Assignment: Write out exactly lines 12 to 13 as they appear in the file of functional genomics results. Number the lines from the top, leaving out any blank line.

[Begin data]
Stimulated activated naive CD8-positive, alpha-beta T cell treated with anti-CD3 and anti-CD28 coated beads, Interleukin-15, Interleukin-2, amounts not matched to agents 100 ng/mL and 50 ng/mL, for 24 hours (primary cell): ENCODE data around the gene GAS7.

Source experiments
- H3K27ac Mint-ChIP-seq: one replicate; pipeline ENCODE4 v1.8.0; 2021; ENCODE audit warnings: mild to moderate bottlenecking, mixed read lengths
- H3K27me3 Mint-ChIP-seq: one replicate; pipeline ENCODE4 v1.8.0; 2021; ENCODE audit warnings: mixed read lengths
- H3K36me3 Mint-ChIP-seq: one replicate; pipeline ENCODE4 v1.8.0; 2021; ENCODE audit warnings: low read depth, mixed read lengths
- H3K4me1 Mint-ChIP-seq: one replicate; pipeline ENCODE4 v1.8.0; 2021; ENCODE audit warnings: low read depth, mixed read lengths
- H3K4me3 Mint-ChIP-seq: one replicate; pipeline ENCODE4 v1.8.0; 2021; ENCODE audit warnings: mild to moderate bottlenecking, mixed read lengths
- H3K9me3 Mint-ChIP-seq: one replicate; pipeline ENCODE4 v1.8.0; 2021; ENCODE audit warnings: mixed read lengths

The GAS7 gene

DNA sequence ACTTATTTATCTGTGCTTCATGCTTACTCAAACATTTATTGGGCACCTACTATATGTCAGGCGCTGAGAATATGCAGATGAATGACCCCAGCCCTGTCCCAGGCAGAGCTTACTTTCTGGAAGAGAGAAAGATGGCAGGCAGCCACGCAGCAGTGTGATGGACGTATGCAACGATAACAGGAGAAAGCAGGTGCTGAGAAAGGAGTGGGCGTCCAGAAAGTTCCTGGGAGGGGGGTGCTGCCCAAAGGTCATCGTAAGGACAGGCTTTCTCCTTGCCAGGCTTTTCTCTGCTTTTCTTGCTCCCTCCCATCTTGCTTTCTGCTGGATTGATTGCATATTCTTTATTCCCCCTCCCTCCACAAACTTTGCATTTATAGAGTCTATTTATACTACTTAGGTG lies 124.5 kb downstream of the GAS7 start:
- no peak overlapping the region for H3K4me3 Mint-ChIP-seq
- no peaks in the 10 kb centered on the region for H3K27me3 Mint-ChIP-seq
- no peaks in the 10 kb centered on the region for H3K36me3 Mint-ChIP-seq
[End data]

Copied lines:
- no peaks in the 10 kb centered on the region for H3K27me3 Mint-ChIP-seq
- no peaks in the 10 kb centered on the region for H3K36me3 Mint-ChIP-seq